This article is a follow-up on the previous post about Improving logreduce with Rust. With the new tokenizer in place, the next step is to implement the nearest neighbors model.

In this post you will learn the following about the core algorithm of logreduce:

  • Why vectorization is necessary.
  • Cosine similarity.
  • How to compute the distances between two matrices.

Problem statement

Given two log files: a baseline and a target, the goal is to extract useful information from the target by finding the log lines that don't occur in the baseline. For example, here is a simple solution implementation:

for target_log in targets:
    for baseline_log in baselines:
        if difference(target_log, baseline_log) > threshold:


The log line order is not considered because it is often not deterministic.

The difference test can be implemented using Levenshtein distance so that small variations in the logs can be ignored. Unfortunately, this solution is not efficient. Assuming it takes 20µsec to compare two lines, then processing 512 targets with 20_000 baselines would take more than 3 minutes.

The next sections introduce a technique to improve the performance by converting the log lines into numerical vectors.

The Hashing Trick

Instead of working with the raw text, the log lines can be converted into numerical vectors using the hashing trick. The scikit-learn library provides such technique with the HashingVectorizer object:

>>> from sklearn.feature_extraction.text import HashingVectorizer
>>> vectorizer = HashingVectorizer()
>>> baselines = vectorizer.fit_transform(["log line content"])
<1x1048576 sparse matrix of type '<class 'numpy.float64'>'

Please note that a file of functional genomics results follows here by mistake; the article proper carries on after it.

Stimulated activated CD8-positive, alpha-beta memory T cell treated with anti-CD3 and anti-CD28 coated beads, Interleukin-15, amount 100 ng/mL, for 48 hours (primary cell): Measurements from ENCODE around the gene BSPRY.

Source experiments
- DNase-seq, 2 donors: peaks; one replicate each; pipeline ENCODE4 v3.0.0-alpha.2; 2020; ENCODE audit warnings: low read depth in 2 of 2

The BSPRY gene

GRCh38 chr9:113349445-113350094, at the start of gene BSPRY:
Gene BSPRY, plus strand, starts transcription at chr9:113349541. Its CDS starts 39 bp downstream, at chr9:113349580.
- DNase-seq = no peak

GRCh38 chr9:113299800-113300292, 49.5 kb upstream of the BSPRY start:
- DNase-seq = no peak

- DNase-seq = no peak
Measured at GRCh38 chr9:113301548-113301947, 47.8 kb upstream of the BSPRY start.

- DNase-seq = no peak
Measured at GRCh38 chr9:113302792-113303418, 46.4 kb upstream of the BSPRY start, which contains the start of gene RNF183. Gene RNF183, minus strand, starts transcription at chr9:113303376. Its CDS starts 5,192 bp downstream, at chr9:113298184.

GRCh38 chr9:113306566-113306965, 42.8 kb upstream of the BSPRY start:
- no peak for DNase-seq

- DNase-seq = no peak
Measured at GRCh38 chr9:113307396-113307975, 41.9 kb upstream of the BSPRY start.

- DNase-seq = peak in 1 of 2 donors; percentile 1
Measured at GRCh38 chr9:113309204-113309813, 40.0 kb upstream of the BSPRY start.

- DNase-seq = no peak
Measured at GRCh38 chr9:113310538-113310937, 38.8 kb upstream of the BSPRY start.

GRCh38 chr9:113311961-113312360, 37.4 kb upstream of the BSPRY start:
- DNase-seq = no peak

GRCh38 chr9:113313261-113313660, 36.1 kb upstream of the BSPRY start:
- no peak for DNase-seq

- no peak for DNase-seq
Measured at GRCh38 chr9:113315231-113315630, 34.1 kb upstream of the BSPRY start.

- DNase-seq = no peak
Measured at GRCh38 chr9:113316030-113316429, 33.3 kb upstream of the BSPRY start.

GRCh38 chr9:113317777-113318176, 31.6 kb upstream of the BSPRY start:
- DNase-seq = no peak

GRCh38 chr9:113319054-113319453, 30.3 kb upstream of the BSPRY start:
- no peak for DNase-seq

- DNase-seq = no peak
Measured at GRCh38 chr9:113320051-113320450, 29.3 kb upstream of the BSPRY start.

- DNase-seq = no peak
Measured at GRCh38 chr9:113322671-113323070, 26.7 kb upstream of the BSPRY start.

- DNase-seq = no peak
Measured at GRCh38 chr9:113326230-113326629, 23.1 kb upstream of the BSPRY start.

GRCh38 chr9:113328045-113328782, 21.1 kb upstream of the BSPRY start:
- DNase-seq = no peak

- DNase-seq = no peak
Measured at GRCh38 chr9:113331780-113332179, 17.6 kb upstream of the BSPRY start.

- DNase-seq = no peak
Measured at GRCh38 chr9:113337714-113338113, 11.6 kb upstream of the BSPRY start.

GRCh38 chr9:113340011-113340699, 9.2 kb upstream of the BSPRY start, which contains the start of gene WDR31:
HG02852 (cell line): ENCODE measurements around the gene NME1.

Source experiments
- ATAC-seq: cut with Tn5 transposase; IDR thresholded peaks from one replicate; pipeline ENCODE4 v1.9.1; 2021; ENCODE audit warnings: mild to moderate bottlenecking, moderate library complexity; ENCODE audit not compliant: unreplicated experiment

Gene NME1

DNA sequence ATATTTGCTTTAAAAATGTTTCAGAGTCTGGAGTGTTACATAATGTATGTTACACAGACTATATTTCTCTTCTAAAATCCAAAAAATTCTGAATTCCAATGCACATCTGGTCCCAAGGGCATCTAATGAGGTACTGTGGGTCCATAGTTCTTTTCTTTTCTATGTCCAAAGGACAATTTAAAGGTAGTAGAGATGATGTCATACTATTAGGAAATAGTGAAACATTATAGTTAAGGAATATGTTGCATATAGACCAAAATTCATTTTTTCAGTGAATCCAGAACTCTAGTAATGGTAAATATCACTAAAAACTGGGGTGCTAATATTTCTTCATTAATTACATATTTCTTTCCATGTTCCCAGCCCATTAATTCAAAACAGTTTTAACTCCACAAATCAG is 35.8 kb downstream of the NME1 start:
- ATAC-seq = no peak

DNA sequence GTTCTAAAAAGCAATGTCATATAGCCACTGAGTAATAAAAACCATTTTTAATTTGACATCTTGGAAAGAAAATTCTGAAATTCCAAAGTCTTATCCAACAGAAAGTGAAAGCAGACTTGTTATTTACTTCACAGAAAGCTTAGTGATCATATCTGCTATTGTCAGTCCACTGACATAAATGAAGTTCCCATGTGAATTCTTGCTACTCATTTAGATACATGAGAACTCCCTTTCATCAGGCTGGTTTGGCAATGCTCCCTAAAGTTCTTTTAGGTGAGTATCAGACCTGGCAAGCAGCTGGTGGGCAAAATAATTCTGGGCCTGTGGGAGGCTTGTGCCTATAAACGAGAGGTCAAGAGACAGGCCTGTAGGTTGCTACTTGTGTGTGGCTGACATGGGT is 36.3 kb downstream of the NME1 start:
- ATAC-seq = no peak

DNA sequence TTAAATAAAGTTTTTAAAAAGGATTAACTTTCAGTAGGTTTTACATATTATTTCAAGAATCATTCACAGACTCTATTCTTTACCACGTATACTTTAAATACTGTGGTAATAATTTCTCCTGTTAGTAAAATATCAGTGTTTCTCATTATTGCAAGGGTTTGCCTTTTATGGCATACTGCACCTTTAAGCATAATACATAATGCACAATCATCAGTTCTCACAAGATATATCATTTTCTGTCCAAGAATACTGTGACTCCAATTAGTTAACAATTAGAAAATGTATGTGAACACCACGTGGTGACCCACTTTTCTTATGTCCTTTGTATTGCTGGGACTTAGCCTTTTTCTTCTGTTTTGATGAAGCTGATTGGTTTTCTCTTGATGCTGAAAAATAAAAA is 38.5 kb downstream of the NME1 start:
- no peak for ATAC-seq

with 3 stored elements in Compressed Sparse Row format>
>>> (baselines.indices,
(array([325140, 377854, 846328], dtype=int32), array([0.57735027, 0.57735027, 0.57735027]))

As you can see, the result is a sparse vector of about 1 million columns where the indices are the word's hash value modulo the number of features. The vector is defined with the Compressed Sparse Row (CSR) format, and fortunately there is an existing Rust library named sprs which provides an equivalent implementation. Here is how this vectorizer can be implemented:

use sprs::*;
use itertools::Itertools;
use fxhash::hash32;

/// A type alias for sprs vector
type SparseVec = CsVecBase<Vec<usize>, Vec<f64>, f64>;
const SIZE: usize = 260000;

/// Word based hashing vectorizer
pub fn vectorize(line: &str) -> SparseVec {
    let (keys, values) = line
        .split(' ')
        .map(|word| {
            let hash = hash32(word);
            // alternate sign
            let sign = if hash >= 2147483648 { 1.0 } else { -1.0 };
            ((hash as usize) % SIZE, sign)
        .sorted_by(|a, b| Ord::cmp(&a.0, &b.0))
        .dedup_by(|a, b| a.0 == b.0)
    CsVec::new(SIZE, keys, values)


Word order is not considered when using this trick.

The next section introduces how to compare such numerical vectors.

Cosine Similarity

In data analysis, the cosine similarity is a measure of similarity between two sequences of numbers. By applying the text book formula, the following function returns a number between 0 and 1, where 1 means the vectors are similar, and 0 means they are different.